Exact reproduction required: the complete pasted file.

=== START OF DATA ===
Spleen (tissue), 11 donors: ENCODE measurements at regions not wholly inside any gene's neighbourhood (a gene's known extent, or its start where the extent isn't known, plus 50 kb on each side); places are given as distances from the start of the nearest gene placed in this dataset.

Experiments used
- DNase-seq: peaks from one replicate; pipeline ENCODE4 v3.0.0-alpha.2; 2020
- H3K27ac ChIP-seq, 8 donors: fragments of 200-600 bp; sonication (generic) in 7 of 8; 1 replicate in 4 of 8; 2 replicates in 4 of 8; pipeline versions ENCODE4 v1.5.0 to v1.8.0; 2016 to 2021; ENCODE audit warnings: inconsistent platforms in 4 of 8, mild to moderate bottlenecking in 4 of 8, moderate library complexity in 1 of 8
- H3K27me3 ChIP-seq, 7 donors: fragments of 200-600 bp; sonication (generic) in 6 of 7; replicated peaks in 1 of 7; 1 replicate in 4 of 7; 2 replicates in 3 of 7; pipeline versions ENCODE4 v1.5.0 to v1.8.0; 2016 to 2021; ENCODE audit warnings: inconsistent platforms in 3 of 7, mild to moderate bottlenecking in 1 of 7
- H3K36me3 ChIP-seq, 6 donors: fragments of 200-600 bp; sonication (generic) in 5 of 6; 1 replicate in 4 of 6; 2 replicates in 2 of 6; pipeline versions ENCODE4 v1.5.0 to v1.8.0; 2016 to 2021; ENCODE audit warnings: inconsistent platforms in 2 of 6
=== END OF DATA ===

Spleen (tissue), 11 donors: ENCODE measurements at regions not wholly inside any gene's neighbourhood (a gene's known extent, or its start where the extent isn't known, plus 50 kb on each side); places are given as distances from the start of the nearest gene placed in this dataset.

Experiments used
- DNase-seq: peaks from one replicate; pipeline ENCODE4 v3.0.0-alpha.2; 2020
- H3K27ac ChIP-seq, 8 donors: fragments of 200-600 bp; sonication (generic) in 7 of 8; 1 replicate in 4 of 8; 2 replicates in 4 of 8; pipeline versions ENCODE4 v1.5.0 to v1.8.0; 2016 to 2021; ENCODE audit warnings: inconsistent platforms in 4 of 8, mild to moderate bottlenecking in 4 of 8, moderate library complexity in 1 of 8
- H3K27me3 ChIP-seq, 7 donors: fragments of 200-600 bp; sonication (generic) in 6 of 7; replicated peaks in 1 of 7; 1 replicate in 4 of 7; 2 replicates in 3 of 7; pipeline versions ENCODE4 v1.5.0 to v1.8.0; 2016 to 2021; ENCODE audit warnings: inconsistent platforms in 3 of 7, mild to moderate bottlenecking in 1 of 7
- H3K36me3 ChIP-seq, 6 donors: fragments of 200-600 bp; sonication (generic) in 5 of 6; 1 replicate in 4 of 6; 2 replicates in 2 of 6; pipeline versions ENCODE4 v1.5.0 to v1.8.0; 2016 to 2021; ENCODE audit warnings: inconsistent platforms in 2 of 6